VERONA, Ky. - Sterling Materials, operator of the Verona limestone mine where a woman was killed Tuesday , has a mixed safety record.
Records show a cave-in accident and a death in the late 1990s, followed by a major safety award from the US government in 2006, then a series of smaller accidents in recent years.
A collapse in 1998 trapped two workers 550 feet into the mine shaft. The men were inspecting a newly-excavated shaft when a slab of limestone fell on top of them. Both men survived serious injuries.
That accident occurred less than six months after the mine opened.
A year later, a 22-year-old worker died at the mine after his clothes got tangled up in a conveyor belt tail pulley. The company was cited because the pulley was unguarded, but the citation was lifted when a guard was installed.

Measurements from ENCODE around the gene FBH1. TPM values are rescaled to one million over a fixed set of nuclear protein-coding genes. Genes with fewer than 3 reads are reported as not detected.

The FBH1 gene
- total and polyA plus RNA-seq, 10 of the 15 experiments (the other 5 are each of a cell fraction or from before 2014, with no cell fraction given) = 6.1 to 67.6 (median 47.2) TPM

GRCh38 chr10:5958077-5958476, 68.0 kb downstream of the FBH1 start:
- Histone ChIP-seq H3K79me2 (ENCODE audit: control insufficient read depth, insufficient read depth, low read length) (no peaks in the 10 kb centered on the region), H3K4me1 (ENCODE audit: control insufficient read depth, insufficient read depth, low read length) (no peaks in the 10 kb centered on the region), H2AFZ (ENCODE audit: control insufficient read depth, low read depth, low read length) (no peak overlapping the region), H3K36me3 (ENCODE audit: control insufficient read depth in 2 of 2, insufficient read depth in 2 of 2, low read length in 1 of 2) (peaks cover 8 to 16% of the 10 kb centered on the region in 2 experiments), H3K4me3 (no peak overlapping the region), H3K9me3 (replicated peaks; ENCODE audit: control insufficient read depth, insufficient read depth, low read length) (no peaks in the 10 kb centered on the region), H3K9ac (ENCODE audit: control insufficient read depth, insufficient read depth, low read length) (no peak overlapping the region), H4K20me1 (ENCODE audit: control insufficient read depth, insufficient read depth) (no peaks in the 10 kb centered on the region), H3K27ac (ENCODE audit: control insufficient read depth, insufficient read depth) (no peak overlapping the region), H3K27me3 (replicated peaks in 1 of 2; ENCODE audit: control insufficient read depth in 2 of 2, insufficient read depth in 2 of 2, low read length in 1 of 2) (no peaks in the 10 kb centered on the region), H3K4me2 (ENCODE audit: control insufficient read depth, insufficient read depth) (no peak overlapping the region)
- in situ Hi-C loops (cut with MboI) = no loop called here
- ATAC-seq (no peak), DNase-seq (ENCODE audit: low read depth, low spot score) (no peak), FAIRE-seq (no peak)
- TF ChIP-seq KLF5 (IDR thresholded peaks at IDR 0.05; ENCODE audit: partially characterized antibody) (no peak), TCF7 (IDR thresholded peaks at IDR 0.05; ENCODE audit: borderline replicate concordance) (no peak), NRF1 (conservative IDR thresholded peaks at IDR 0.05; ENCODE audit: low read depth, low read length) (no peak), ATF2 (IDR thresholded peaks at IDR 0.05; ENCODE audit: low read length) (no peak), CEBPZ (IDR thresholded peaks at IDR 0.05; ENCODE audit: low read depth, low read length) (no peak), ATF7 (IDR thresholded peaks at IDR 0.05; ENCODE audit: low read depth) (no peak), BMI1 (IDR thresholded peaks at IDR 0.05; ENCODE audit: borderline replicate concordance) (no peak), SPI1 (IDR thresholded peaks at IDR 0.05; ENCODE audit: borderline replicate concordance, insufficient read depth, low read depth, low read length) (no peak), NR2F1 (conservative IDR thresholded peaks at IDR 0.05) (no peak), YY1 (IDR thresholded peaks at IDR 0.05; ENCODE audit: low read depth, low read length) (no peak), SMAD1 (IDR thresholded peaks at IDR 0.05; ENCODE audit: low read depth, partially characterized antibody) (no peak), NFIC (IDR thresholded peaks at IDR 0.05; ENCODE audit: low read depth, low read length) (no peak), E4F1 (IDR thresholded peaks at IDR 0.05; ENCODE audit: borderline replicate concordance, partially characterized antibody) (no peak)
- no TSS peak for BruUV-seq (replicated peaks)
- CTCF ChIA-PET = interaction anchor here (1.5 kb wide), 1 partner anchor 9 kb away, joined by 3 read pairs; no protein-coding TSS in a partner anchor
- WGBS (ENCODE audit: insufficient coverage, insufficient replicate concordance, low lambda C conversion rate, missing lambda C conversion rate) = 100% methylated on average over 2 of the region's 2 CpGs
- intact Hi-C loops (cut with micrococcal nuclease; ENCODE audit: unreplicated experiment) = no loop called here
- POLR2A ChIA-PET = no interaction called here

The I-Team investigated Sterling Materials in 2004 after Verona residents complained that the mine's blasting had destroyed their property values, and polluted the air with Quartz dust.
In 2005, the Verona mine operated for more than 92,000 man hours without a "lost time" accident. That earned Sterling the top " Sentinels of Safety " award the following year from the US Department of Labor Mine Safety and Health Administration.
That federal agency reports three injury accidents since the award.
In 2009, a worker failed to wear a safety harness and he slipped. In 2010, a grinding wheel exploded and the pieces cut a worker in the thigh. In 2011, a rock fell and cut a worker's hand.
Tuesday's deadly accident at the mine is currently under investigation by safety agencies.
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